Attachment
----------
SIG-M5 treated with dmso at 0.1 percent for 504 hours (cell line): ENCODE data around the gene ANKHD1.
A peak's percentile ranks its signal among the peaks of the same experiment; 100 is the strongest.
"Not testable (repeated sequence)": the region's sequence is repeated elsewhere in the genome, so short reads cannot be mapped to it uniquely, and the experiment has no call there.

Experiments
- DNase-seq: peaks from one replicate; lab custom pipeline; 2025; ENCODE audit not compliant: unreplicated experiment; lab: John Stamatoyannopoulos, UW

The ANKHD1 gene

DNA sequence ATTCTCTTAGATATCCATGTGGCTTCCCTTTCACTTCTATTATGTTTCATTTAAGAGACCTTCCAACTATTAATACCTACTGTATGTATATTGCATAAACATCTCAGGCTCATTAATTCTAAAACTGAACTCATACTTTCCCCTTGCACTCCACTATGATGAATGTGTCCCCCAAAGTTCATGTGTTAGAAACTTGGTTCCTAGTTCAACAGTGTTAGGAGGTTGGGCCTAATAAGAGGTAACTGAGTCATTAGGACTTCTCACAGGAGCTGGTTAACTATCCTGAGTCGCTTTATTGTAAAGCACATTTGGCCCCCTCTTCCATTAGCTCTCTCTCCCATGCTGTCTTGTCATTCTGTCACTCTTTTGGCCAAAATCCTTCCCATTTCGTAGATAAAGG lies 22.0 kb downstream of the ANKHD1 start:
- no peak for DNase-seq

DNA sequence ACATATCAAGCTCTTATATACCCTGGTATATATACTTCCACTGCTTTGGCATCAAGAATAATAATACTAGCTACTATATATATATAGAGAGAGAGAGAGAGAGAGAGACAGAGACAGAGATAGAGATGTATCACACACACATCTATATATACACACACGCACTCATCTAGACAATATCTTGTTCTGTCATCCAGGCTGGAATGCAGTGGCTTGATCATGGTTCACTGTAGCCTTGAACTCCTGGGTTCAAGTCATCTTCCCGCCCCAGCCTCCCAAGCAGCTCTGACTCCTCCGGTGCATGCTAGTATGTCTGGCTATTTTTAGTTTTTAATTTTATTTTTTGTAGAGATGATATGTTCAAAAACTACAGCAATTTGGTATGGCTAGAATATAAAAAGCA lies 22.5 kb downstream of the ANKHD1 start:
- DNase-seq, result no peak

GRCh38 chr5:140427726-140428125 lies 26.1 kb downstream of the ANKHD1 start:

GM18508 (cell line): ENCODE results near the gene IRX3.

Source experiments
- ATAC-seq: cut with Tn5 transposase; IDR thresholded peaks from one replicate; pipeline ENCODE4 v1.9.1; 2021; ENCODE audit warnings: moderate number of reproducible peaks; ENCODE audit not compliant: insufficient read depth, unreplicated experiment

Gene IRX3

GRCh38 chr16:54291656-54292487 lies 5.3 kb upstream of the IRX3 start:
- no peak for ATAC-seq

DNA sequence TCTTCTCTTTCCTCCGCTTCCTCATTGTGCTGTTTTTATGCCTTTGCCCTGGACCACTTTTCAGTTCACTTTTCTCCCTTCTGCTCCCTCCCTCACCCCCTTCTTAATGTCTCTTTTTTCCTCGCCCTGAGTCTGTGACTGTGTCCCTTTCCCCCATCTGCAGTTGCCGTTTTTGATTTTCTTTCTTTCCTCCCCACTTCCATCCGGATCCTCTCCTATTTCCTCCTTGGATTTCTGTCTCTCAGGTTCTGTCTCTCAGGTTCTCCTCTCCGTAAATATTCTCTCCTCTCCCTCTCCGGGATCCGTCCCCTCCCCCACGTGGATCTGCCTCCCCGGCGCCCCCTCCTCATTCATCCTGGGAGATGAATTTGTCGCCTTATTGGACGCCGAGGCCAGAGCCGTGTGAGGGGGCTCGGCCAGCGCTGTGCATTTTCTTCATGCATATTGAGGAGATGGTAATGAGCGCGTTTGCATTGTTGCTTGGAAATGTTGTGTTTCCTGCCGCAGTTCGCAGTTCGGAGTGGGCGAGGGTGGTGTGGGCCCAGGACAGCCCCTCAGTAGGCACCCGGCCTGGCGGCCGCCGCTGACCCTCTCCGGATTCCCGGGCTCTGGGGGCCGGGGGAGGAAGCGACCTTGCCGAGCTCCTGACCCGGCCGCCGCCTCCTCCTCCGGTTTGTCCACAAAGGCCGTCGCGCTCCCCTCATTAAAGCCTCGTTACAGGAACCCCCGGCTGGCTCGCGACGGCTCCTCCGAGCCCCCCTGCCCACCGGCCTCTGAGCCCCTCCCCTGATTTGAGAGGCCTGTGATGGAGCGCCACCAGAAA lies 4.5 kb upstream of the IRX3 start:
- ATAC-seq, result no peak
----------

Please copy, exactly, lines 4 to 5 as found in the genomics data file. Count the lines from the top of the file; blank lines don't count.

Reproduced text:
Experiments
- DNase-seq: peaks from one replicate; lab custom pipeline; 2025; ENCODE audit not compliant: unreplicated experiment; lab: John Stamatoyannopoulos, UW